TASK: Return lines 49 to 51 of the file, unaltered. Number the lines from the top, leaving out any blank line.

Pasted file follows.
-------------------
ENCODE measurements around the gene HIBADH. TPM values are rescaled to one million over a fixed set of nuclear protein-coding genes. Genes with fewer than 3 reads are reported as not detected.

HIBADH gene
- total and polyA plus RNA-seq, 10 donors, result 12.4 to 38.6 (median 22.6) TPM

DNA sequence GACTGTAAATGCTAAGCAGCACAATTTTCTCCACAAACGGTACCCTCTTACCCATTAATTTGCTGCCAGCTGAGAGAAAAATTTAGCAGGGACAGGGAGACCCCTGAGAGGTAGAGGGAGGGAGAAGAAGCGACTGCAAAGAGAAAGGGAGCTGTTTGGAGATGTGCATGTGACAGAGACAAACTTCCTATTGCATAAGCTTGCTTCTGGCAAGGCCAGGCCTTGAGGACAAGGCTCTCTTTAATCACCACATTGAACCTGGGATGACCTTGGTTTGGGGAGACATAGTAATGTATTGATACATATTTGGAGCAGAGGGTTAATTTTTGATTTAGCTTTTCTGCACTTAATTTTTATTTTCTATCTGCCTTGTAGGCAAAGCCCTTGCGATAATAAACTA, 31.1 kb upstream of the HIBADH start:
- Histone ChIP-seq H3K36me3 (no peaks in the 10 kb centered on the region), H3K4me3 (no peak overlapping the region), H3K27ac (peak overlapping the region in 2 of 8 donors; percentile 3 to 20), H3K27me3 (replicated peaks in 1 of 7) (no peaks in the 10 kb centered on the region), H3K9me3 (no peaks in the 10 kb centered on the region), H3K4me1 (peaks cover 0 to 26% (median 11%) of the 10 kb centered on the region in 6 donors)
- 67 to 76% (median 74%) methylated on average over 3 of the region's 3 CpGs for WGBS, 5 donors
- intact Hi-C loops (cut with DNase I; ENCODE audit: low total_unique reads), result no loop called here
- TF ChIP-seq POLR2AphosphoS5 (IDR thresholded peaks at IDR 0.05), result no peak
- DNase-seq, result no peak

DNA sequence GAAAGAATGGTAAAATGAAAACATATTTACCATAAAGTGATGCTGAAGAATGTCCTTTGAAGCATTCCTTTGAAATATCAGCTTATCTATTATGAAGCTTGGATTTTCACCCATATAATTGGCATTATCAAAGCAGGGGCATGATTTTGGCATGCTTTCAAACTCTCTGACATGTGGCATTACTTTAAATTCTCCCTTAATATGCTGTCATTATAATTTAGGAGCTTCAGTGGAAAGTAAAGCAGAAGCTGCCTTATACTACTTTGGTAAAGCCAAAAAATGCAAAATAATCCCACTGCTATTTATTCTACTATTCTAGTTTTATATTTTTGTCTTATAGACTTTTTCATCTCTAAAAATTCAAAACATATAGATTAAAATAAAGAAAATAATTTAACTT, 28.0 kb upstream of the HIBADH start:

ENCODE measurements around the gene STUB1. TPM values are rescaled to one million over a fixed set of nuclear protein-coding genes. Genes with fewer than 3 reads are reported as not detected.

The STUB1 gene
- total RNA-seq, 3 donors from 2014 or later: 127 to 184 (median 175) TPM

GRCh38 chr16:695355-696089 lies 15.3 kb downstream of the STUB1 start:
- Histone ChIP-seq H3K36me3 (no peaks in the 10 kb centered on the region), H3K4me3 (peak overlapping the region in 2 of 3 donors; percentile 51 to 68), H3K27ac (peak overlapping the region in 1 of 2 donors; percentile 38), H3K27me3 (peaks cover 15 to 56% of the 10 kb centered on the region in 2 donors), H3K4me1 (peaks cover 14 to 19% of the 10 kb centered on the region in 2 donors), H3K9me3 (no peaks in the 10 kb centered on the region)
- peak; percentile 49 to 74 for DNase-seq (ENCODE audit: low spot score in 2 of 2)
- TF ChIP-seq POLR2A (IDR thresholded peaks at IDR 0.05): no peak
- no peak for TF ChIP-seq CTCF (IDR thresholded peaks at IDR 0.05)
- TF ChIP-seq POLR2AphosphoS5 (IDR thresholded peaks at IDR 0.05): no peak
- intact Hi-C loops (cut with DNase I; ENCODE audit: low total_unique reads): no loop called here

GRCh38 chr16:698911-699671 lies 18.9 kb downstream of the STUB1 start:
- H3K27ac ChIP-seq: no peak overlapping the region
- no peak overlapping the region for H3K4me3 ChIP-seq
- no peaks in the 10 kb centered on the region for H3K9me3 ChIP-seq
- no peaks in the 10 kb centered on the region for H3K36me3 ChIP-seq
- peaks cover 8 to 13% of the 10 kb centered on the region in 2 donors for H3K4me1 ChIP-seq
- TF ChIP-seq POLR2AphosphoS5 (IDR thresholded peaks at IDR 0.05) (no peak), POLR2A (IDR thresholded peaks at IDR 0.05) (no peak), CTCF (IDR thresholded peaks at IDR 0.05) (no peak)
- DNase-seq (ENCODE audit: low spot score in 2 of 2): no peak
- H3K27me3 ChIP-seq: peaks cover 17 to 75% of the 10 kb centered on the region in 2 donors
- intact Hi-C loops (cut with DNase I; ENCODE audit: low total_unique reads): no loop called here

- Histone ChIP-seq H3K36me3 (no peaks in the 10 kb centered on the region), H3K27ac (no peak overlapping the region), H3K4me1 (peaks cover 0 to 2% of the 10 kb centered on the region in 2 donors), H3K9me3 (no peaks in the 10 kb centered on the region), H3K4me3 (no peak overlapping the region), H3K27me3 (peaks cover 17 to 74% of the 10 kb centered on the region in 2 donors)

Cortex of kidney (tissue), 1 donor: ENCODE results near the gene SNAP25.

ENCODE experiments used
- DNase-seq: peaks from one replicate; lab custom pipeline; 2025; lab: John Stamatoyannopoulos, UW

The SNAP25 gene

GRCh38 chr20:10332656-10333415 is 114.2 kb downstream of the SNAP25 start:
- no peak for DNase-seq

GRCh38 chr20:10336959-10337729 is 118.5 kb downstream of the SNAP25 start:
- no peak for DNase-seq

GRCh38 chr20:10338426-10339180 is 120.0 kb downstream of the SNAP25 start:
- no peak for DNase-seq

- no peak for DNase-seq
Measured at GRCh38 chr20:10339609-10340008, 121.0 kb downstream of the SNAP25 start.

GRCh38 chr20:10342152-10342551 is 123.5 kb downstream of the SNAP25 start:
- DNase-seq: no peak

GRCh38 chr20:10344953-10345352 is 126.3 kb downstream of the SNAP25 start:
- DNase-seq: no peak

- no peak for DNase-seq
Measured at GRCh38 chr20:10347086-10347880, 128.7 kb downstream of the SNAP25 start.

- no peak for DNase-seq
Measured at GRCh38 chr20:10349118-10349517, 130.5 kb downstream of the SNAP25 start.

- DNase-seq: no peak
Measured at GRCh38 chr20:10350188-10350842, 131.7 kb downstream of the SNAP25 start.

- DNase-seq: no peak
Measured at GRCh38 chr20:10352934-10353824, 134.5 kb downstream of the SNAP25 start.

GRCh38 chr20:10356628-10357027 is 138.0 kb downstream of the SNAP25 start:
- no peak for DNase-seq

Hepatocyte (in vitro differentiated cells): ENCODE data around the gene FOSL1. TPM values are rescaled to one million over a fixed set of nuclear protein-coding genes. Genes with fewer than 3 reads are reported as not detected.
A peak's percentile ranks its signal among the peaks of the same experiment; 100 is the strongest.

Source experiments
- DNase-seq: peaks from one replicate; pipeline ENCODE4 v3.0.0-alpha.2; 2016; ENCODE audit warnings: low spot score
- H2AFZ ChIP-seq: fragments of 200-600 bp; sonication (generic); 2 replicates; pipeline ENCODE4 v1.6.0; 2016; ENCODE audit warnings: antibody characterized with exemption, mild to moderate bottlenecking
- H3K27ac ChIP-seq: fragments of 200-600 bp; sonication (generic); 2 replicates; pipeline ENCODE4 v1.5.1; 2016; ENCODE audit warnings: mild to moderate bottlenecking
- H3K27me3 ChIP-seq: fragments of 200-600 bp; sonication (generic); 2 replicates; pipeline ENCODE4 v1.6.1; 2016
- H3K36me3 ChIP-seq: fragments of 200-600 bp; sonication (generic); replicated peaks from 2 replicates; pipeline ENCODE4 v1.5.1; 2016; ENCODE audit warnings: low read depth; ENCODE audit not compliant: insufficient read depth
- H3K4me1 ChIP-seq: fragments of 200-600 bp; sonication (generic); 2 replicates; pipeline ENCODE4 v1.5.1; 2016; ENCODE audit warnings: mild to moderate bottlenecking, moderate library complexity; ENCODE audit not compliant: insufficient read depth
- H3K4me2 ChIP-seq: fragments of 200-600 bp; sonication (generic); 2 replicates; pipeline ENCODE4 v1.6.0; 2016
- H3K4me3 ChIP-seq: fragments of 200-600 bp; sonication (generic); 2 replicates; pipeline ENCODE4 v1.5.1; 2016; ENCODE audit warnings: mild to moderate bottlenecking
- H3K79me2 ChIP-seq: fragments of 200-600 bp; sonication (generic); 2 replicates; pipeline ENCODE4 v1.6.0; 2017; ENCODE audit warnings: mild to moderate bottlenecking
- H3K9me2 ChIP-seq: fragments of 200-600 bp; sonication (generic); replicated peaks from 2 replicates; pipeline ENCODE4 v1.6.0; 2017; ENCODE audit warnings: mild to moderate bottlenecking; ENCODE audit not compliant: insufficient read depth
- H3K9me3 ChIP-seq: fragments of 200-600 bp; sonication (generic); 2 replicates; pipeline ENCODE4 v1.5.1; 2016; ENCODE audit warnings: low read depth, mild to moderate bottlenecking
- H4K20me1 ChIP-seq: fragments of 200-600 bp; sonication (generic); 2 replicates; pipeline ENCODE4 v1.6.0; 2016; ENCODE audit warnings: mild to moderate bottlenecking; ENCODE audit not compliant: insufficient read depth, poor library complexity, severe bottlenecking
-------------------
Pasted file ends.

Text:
Measured at GRCh38 chr20:10347086-10347880, 128.7 kb downstream of the SNAP25 start.

- no peak for DNase-seq
Measured at GRCh38 chr20:10349118-10349517, 130.5 kb downstream of the SNAP25 start.